And here the furnace is fully assembled,
ready for action.
For the fireworks I decided to try and see if an
oil burner could be utilized. These are readily available as the
companies that sell these are always urging old ladies and gentlemen
that it would be a good time to change that old burner. Usually they
(the burners) are good for
another twenty years, so good second hand burners are easy to obtain.
Here you can see the inlet mounted, ready to accept the burner.
And here the complete furnace and burner
assembly before firing up for the first time.
Revers angle view; no I don't watch hockey. As you can see the burner is a neat package, the atomizing nozzle, high voltage ingniter, blower, high pressure oil pump, flame guard electronics all in one easy to mount piece. Just dip the hoses to a can of fuel and plug it in and with a press of a button it whoooms!
The nice thing about oil firing is that it is rather safe. I
accidentally un-screwed a plug hole while trying to adjust the burner
which was in full blow. The fuel oil (not sure if that is the correct
english term) bursted out and wetted my hands and the sand below before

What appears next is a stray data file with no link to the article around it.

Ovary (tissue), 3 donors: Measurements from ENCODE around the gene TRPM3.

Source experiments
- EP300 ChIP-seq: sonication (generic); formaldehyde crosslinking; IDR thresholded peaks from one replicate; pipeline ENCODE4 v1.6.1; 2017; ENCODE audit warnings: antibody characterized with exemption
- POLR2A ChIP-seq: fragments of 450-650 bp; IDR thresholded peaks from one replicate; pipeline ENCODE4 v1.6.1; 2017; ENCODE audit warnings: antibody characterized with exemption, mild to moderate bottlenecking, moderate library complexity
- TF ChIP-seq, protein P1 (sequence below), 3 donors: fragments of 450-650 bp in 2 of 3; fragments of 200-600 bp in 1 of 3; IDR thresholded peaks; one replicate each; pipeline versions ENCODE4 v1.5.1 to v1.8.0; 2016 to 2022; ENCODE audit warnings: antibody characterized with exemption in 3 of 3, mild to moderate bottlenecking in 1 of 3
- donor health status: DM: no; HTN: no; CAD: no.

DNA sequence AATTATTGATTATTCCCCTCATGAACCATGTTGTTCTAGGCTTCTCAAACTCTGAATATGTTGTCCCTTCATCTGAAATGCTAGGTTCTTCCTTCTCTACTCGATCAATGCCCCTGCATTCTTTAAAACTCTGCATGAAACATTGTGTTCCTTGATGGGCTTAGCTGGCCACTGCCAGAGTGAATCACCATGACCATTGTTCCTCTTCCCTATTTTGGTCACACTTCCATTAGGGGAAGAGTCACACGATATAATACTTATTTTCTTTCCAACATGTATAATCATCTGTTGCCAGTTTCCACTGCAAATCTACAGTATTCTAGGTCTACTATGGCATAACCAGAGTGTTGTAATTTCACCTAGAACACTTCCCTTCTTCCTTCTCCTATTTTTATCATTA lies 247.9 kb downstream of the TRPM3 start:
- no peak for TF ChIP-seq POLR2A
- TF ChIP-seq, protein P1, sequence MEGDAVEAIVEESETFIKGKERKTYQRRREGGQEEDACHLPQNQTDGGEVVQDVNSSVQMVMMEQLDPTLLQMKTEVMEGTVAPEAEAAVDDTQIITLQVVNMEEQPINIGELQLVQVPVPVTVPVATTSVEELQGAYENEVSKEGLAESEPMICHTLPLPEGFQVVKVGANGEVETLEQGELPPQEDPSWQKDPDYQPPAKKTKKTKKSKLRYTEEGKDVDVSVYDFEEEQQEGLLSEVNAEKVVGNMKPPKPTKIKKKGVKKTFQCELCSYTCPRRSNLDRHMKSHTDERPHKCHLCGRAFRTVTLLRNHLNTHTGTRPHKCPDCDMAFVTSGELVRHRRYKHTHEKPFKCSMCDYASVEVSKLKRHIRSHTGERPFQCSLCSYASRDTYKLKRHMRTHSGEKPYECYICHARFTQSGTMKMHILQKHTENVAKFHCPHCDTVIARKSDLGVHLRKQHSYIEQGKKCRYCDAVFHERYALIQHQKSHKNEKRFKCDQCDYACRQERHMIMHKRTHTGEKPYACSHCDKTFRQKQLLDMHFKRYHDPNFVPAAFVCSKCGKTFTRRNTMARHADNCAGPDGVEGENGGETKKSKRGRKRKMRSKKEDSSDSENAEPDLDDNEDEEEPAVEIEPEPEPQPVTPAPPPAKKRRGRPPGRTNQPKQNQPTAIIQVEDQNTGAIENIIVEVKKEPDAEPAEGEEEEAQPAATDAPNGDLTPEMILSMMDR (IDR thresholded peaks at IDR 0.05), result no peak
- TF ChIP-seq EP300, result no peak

I could plug it again. But it never caught fire, as it does not burn
Finally, here is the result of one hour of oil
heating. Bright read orange, but nowhere near what is required for
casting iron. A dissapointment yes, but
not a big deal, I've still got my MarkIV gas burner and that baby is
hot! I do not think this is conclusive, but atleast with this burner it
was not possible to get anything like the blue hot flame (some 1900 deg
C) that any gass burner easily produces.
All in all I was not totally happy with this new furnace, so, you guessed it, there have been developments since, but I think I'll leave that to another time and page, so tune in for New Furnace - Part II coming soon to a computer screen near you.